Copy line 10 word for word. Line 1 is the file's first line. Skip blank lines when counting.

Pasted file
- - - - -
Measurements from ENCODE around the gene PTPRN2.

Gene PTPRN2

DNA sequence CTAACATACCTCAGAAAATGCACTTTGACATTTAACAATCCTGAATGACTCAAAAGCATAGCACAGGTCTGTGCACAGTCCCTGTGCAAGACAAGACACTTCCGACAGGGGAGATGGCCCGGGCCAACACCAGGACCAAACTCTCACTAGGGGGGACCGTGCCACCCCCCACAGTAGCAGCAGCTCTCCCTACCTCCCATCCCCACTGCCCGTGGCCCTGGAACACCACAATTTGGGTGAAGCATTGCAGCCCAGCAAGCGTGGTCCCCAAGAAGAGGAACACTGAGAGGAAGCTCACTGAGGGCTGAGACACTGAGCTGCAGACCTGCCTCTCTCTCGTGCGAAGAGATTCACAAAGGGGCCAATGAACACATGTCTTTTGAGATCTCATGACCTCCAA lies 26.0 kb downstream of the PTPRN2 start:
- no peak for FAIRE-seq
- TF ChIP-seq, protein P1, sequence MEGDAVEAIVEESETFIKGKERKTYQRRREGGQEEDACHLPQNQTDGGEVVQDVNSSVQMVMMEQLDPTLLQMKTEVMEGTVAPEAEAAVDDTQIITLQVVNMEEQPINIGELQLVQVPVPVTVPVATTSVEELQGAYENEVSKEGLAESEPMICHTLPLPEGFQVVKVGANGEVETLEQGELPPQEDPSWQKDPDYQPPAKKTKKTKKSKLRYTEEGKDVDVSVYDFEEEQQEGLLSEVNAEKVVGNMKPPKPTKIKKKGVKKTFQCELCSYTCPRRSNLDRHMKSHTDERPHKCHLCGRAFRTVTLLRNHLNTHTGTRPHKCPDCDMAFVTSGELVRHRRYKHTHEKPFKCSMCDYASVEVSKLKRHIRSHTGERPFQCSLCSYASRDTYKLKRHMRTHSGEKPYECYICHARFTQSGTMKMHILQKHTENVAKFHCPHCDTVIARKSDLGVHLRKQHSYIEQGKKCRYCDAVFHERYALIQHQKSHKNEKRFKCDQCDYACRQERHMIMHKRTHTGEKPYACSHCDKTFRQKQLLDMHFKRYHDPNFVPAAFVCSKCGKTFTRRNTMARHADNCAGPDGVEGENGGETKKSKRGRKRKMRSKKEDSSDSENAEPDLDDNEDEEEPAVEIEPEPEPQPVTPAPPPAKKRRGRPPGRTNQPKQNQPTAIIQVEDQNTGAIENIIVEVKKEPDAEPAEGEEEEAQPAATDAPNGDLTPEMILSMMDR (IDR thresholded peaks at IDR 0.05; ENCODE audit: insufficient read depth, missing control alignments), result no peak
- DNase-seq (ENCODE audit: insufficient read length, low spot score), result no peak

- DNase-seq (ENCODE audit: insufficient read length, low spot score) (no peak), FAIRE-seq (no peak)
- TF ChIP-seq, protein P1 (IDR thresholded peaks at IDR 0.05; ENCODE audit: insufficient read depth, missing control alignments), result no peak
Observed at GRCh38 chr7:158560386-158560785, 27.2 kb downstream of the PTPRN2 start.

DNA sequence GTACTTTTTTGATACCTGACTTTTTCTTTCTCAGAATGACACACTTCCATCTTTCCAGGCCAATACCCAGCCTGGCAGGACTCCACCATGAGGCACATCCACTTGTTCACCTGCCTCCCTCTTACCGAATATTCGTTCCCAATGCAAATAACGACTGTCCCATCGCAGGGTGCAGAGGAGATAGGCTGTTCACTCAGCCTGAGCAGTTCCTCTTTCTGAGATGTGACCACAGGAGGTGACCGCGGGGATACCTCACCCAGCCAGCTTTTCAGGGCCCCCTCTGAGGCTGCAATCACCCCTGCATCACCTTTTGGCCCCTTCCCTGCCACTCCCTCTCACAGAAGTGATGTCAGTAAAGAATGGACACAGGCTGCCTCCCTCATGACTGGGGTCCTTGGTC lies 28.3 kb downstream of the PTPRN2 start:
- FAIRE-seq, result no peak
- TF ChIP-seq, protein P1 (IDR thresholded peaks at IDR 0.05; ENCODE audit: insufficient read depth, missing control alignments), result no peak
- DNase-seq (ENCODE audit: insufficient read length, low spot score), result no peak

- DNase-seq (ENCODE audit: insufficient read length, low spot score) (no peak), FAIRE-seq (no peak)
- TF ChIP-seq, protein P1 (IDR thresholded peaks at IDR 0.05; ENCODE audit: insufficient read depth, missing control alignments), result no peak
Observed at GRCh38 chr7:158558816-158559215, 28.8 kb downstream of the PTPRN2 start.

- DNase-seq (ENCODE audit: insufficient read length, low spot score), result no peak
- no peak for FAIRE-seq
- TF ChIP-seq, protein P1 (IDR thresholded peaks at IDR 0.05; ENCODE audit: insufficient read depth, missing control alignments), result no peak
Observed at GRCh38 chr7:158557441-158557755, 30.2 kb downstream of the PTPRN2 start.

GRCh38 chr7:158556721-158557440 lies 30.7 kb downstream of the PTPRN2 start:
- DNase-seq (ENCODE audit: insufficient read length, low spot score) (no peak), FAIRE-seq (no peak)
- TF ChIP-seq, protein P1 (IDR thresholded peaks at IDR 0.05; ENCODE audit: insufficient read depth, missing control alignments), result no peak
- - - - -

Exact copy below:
DNA sequence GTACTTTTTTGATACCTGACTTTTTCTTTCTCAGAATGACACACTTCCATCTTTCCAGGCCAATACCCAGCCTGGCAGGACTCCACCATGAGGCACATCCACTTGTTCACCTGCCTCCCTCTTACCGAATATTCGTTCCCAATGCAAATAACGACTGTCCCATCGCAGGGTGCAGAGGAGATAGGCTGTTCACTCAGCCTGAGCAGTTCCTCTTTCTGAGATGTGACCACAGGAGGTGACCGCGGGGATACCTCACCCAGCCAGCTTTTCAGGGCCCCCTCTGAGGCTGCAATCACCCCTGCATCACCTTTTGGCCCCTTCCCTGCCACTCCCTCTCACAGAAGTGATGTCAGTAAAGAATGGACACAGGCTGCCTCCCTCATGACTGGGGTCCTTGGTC lies 28.3 kb downstream of the PTPRN2 start: